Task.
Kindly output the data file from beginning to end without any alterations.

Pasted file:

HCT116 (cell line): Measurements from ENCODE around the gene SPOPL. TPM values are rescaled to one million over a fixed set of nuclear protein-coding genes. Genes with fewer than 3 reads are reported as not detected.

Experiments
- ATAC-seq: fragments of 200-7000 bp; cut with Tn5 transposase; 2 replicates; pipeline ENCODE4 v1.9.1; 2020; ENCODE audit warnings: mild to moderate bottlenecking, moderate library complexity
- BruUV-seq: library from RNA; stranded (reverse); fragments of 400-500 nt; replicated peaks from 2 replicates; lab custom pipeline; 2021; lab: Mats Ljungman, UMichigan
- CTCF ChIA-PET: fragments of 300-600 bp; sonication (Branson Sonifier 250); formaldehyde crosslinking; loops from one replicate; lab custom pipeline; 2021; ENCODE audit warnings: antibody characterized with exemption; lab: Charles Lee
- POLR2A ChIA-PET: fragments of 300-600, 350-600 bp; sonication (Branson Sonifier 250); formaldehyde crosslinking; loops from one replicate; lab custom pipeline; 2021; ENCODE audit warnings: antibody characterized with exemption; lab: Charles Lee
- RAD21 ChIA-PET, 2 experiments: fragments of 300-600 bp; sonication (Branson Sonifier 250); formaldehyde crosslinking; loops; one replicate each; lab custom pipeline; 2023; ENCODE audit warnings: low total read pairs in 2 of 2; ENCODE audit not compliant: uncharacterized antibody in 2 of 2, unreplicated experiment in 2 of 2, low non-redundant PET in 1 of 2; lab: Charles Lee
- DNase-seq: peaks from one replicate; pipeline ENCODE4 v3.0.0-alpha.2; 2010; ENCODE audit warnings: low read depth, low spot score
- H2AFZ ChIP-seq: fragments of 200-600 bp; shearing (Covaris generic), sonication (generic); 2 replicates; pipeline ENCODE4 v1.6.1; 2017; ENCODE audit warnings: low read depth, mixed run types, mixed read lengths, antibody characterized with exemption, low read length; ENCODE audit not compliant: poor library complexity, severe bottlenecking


HCT116 (cell line): Measurements from ENCODE around the gene SPOPL. TPM values are rescaled to one million over a fixed set of nuclear protein-coding genes. Genes with fewer than 3 reads are reported as not detected.

Experiments
- ATAC-seq: fragments of 200-7000 bp; cut with Tn5 transposase; 2 replicates; pipeline ENCODE4 v1.9.1; 2020; ENCODE audit warnings: mild to moderate bottlenecking, moderate library complexity
- BruUV-seq: library from RNA; stranded (reverse); fragments of 400-500 nt; replicated peaks from 2 replicates; lab custom pipeline; 2021; lab: Mats Ljungman, UMichigan
- CTCF ChIA-PET: fragments of 300-600 bp; sonication (Branson Sonifier 250); formaldehyde crosslinking; loops from one replicate; lab custom pipeline; 2021; ENCODE audit warnings: antibody characterized with exemption; lab: Charles Lee
- POLR2A ChIA-PET: fragments of 300-600, 350-600 bp; sonication (Branson Sonifier 250); formaldehyde crosslinking; loops from one replicate; lab custom pipeline; 2021; ENCODE audit warnings: antibody characterized with exemption; lab: Charles Lee
- RAD21 ChIA-PET, 2 experiments: fragments of 300-600 bp; sonication (Branson Sonifier 250); formaldehyde crosslinking; loops; one replicate each; lab custom pipeline; 2023; ENCODE audit warnings: low total read pairs in 2 of 2; ENCODE audit not compliant: uncharacterized antibody in 2 of 2, unreplicated experiment in 2 of 2, low non-redundant PET in 1 of 2; lab: Charles Lee
- DNase-seq: peaks from one replicate; pipeline ENCODE4 v3.0.0-alpha.2; 2010; ENCODE audit warnings: low read depth, low spot score
- H2AFZ ChIP-seq: fragments of 200-600 bp; shearing (Covaris generic), sonication (generic); 2 replicates; pipeline ENCODE4 v1.6.1; 2017; ENCODE audit warnings: low read depth, mixed run types, mixed read lengths, antibody characterized with exemption, low read length; ENCODE audit not compliant: poor library complexity, severe bottlenecking